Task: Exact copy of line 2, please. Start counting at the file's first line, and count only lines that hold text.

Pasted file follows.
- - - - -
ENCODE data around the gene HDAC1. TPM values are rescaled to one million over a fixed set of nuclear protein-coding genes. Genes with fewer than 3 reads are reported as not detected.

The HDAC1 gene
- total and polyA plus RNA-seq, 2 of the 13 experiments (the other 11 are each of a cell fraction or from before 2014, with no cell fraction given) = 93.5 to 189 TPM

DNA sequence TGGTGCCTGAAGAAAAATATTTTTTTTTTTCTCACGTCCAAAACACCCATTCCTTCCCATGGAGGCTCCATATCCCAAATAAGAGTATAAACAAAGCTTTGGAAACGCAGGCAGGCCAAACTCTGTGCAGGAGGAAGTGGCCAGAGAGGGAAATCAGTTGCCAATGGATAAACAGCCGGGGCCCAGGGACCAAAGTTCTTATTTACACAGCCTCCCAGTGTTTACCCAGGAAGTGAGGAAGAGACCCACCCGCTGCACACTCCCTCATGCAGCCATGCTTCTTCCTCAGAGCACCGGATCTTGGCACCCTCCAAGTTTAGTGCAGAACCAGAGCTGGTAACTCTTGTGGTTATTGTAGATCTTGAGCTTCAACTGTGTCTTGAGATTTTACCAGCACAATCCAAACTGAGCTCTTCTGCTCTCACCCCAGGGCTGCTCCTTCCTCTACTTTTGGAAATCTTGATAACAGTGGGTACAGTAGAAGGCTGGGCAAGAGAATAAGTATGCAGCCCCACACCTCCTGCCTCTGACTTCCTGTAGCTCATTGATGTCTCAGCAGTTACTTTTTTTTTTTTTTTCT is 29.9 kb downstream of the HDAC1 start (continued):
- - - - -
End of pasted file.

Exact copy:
The HDAC1 gene